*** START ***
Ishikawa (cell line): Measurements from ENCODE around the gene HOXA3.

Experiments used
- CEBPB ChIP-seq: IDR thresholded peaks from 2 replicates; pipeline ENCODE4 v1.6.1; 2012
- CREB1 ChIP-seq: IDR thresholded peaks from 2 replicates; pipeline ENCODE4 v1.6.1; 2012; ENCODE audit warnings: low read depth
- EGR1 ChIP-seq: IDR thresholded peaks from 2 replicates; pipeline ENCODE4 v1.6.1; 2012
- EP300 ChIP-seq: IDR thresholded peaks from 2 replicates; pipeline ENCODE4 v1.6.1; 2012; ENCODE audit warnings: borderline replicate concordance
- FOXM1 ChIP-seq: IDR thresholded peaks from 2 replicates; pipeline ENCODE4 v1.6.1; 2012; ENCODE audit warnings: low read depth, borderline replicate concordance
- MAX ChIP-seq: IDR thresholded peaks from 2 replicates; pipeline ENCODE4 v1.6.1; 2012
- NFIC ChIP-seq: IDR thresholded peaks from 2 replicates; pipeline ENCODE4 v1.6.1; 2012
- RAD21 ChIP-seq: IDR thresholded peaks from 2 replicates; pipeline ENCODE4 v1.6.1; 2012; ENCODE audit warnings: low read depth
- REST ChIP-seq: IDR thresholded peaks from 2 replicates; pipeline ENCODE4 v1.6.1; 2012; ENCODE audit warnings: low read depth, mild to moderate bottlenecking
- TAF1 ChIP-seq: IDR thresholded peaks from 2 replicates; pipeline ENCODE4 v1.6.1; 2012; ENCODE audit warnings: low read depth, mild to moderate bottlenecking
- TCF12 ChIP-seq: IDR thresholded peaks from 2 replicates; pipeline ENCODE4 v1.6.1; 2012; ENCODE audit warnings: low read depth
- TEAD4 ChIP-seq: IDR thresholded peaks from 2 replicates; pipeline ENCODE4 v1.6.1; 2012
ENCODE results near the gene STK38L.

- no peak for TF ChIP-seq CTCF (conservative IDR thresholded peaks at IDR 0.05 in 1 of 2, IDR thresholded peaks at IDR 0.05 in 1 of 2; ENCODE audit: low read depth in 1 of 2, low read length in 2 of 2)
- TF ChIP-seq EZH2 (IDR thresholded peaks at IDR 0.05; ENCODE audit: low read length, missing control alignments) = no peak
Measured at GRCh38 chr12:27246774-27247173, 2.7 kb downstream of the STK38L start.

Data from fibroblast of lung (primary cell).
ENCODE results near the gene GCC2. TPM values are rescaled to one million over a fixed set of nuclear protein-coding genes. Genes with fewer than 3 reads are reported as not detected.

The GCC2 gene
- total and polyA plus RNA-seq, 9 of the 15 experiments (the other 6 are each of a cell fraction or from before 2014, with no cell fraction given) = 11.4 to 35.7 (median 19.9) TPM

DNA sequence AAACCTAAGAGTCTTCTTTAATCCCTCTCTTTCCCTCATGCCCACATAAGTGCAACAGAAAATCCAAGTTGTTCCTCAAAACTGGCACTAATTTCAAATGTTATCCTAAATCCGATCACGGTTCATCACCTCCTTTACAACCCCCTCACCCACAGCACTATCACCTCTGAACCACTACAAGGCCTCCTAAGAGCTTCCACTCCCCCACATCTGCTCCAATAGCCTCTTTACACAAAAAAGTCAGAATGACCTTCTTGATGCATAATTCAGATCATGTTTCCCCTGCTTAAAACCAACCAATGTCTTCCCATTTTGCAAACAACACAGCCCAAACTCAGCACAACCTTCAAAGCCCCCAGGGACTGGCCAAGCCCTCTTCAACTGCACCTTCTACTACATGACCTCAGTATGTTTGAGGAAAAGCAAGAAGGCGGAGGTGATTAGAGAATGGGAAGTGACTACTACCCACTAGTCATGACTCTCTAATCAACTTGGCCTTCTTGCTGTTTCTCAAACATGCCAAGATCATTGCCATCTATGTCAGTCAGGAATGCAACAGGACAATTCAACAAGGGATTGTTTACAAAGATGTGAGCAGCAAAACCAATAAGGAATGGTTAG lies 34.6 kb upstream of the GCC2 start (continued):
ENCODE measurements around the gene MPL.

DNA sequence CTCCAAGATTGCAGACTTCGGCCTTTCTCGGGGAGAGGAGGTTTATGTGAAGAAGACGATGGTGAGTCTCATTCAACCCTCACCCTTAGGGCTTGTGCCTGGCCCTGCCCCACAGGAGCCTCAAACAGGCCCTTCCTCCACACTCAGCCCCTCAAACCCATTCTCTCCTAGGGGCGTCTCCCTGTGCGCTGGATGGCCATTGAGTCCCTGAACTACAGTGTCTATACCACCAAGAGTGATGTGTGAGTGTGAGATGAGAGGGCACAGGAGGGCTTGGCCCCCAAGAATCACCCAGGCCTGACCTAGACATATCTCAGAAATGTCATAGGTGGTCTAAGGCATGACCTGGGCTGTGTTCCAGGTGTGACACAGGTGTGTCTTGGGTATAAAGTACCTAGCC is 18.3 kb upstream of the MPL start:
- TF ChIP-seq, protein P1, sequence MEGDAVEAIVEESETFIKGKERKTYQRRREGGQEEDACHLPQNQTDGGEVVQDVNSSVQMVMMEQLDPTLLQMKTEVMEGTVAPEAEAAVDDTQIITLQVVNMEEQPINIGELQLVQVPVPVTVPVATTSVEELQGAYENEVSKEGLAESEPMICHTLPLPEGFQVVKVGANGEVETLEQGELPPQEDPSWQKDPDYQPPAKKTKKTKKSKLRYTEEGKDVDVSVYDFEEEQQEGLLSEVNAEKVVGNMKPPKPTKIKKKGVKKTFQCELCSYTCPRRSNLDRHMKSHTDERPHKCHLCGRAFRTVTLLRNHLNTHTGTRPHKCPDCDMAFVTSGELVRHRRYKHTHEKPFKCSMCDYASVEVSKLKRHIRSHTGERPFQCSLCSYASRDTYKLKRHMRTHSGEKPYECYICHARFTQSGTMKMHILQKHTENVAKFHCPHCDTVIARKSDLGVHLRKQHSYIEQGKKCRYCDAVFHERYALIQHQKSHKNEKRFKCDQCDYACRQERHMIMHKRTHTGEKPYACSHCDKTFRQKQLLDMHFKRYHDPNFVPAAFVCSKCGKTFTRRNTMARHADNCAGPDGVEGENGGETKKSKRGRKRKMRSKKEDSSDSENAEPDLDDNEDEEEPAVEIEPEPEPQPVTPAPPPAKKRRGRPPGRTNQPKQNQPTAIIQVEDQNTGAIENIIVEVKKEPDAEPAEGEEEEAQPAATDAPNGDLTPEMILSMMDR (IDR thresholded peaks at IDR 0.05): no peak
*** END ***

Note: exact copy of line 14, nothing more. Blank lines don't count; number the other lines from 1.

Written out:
- TEAD4 ChIP-seq: IDR thresholded peaks from 2 replicates; pipeline ENCODE4 v1.6.1; 2012